An unvarnished portrait of the Kennedy scion who seemed to command all his parents’ charisma—and who met a tragic, early end.
History Channel scholar-in-residence Gillon (History/Univ. of Oklahoma; Separate and Unequal: The Kerner Commission and the Unraveling of American Liberalism, 2018, etc.) writes as both professional historian and friend—not close friend, he allows, but close enough to have had plenty of face time—of John F. Kennedy Jr. (1960-1999), who “understood what he represented to millions of people, and he was willing to assume that burden.” That self-awareness took some time to develop. By the author’s account, the usual adolescent rebellion blended with unusual privilege, and John Jr. was somewhat slow in attaining adulthood in a whirl of partying and slacking off. (Still, he was much better behaved than Bobby Kennedy’s offspring, who “were overly wild.”) In the end, breaking with the family’s Harvard tradition and going to Brown, John Jr. emerged as a person of substance, someone who was able to weave the stories of his father’s and relatives’ iconic lives into “a coherent narrative” and to figure out how to make a place for himself in that line. He did so with the magazine George, launched in 1995, which, Gillon ventures, was ahead of its time in many ways, pointing to the emergence of politicians as not just politicians, but also as figures in pop culture. Bill Clinton provided plenty of gossip, but while the timing of the magazine was right in some ways, it was soon supplanted by political talk shows that “turned talking heads into media stars." Gillon writes with a practitioner’s appreciation for historical narrative, but he doesn’t hesitate to pitch a little dirt here and there, as when he writes of family feuds, marital discord, and other things publicists like to keep out of view.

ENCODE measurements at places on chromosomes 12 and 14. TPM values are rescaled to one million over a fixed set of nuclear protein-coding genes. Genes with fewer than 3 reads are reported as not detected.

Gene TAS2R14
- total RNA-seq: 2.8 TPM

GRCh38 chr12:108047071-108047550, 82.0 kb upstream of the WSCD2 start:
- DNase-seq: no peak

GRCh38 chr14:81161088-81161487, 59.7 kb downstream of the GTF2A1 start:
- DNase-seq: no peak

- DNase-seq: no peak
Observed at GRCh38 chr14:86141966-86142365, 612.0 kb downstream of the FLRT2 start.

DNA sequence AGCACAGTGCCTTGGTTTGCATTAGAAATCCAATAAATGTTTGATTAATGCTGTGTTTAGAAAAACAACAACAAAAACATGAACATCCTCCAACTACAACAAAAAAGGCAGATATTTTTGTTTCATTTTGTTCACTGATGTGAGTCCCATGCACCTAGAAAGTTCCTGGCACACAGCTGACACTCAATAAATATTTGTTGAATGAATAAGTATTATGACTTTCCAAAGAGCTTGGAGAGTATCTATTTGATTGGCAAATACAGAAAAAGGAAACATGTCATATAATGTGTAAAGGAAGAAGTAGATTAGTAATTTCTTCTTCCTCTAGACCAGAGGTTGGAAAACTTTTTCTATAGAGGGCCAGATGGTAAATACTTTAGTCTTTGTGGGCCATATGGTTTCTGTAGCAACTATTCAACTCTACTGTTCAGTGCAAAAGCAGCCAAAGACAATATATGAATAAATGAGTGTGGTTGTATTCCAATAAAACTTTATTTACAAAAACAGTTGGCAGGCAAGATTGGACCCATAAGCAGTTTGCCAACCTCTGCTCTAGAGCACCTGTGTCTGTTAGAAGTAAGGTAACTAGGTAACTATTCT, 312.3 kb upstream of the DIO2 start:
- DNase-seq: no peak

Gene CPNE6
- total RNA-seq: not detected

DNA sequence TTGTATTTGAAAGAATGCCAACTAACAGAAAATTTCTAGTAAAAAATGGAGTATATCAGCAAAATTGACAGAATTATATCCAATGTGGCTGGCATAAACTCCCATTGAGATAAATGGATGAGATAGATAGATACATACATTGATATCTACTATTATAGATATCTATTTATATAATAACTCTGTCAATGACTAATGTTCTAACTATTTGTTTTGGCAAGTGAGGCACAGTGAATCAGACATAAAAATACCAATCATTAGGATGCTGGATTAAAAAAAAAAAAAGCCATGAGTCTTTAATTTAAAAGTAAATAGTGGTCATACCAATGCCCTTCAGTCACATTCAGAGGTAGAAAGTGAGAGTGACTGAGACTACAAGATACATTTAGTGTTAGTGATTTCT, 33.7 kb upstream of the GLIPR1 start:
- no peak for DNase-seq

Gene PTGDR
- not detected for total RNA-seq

Poignant reading on the 20th anniversary of Kennedy’s death and of broad interest to students of American political dynasties.